Most American voters are opposed to President Donald Trump’s and Congress’ efforts to repeal the Affordable Care Act, according to a new Quinnipiac University poll released Wednesday.
The poll showed that 51% of respondents do not think Trump should support efforts to repeal Obamacare. And 49% said they believed that Trump should work with Congress to repeal parts of the former president’s signature healthcare law, 21% believe Obamacare should be repealed in its entirety, and 27% believe there should be no repeal at all.
The issue of healthcare has taken center stage this week, as congressional Republicans began rolling out the first in a slew of changes and rollbacks they plan to bring to the healthcare system.
Republican leadership introduced their plan to repeal and replace Obamacare. The proposed plan would do away with the individual mandate and effectively defund Planned Parenthood, as well as shift funding for people accessing healthcare without help from an employer or the Medicare or Medicaid programs and adjust funding for the expansion of Medicaid.
While the proposal was received well by Trump, who tweeted that the “wonderful” plan was up for review and negotiation, many conservatives balked and said it did not go far enough to repeal Obamacare.
Americans also feel strongly about the US’s policy towards Russia and Attorney General Jeff Sessions’ handling of controversy surrounding the Trump campaign. Overall, 51% of voters said they believe Sessions should resign, in light of reports that emerged last week detailing meetings between Sessions and the Russian ambassador to the US during the 2016 presidential election — when he was a frequent surrogate for then-candidate Trump.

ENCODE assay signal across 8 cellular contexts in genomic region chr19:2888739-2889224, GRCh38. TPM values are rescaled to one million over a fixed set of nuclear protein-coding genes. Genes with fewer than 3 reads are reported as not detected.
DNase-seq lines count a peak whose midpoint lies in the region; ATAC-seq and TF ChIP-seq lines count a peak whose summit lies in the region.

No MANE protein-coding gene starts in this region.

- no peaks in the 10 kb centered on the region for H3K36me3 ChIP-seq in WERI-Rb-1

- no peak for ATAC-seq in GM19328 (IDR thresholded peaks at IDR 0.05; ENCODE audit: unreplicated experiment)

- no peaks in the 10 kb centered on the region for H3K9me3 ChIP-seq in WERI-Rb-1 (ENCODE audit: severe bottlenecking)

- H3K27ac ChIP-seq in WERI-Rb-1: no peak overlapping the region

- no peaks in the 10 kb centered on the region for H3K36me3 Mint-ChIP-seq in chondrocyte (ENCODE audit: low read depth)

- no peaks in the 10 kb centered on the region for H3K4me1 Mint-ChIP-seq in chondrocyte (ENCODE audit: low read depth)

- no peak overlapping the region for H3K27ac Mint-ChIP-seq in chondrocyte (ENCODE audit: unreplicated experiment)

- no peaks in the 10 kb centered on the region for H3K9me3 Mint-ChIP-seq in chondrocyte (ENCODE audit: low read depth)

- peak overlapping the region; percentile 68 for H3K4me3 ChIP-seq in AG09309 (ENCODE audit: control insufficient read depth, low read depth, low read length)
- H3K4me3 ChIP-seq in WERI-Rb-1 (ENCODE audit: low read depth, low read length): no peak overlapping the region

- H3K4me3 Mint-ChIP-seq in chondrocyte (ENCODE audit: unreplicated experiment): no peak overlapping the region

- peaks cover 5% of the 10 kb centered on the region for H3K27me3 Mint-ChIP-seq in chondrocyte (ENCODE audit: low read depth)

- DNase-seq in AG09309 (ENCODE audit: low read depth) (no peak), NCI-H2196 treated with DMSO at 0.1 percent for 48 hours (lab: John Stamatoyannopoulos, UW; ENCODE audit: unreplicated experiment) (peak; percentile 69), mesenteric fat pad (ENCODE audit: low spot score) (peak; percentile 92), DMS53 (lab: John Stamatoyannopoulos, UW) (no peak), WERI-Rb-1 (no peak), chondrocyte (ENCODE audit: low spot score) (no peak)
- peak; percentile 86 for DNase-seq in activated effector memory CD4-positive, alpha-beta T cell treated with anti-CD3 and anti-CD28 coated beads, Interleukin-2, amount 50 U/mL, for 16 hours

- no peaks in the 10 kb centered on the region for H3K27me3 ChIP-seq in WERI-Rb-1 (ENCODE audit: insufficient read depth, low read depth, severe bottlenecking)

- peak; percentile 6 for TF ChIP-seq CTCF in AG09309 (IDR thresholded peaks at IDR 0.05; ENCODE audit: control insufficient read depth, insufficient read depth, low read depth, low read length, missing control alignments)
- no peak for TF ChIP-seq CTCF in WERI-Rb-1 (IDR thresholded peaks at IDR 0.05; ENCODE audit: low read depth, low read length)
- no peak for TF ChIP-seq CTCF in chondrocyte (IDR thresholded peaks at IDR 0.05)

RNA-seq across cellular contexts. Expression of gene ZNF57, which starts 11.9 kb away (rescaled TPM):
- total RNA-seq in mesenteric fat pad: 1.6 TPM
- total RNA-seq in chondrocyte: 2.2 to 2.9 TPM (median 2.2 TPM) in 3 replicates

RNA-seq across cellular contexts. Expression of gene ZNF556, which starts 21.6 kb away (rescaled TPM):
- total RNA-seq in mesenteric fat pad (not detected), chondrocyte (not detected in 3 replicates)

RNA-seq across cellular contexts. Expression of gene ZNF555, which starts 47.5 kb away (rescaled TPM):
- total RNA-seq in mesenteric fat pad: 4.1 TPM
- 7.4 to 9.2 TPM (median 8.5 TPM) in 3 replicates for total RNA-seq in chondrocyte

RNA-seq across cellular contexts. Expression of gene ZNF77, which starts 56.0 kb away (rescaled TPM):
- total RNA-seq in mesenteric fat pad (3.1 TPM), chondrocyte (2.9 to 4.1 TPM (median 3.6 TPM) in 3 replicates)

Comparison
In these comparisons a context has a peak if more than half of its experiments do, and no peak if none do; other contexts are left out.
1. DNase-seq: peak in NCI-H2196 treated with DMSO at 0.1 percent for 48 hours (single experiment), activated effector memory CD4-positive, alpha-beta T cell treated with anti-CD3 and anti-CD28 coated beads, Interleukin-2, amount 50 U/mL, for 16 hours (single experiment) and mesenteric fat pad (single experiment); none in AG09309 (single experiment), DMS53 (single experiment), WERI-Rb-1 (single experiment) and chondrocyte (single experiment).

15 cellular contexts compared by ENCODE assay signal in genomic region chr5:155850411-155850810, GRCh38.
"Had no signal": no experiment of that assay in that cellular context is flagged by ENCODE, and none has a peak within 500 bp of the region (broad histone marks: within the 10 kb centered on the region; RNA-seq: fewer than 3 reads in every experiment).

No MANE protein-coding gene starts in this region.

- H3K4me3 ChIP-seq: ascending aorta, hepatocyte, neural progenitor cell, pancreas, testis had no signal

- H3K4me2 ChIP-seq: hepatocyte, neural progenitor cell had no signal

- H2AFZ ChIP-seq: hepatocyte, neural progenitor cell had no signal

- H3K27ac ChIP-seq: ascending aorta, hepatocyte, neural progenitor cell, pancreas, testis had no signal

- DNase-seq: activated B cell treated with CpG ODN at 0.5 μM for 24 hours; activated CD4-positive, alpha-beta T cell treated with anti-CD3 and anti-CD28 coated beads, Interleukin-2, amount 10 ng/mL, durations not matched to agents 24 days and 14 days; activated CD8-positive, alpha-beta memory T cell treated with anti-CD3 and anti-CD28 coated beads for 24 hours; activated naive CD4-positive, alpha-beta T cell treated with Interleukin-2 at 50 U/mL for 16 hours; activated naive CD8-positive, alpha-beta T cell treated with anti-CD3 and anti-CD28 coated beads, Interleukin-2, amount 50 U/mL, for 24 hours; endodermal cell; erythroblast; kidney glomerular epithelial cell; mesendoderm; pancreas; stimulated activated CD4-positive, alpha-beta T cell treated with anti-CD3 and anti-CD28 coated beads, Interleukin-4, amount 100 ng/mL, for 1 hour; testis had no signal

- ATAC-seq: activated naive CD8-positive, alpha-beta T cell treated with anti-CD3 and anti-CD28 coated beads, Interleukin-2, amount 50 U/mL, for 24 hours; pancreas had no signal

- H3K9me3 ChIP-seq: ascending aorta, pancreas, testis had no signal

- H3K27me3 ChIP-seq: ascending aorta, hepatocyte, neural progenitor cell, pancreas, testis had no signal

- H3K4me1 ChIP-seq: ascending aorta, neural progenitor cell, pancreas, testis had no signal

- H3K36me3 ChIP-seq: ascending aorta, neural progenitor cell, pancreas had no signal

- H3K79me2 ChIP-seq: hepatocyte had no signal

Sessions recused himself from any further Justice Department investigations into the Trump campaign after the reports surfaced.
“The gavel comes down hard on Attorney General Jeff Sessions,” said Tim Malloy, assistant director of the Quinnipiac University Poll.
“He lied and he should quit because of it, say Americans, who are clearly very concerned about the Russian affair and all the administration personnel involved with it,” Malloy added.
Voters disapprove of Trump’s policy towards Russia, and 61% are at least “somewhat concerned” with the president’s relationship with Russia and Vladimir Putin. Meanwhile, 62% believe that Russia’s interference in the 2016 election is either “very important” or “somewhat important.”
Respondents also overwhelmingly supported establishing an “independent commission” to investigate ties between Trump advisers and Russia, by a margin of 66% to 30%. Among Republican voters, 64% oppose an independent commission, while 30% favour it.
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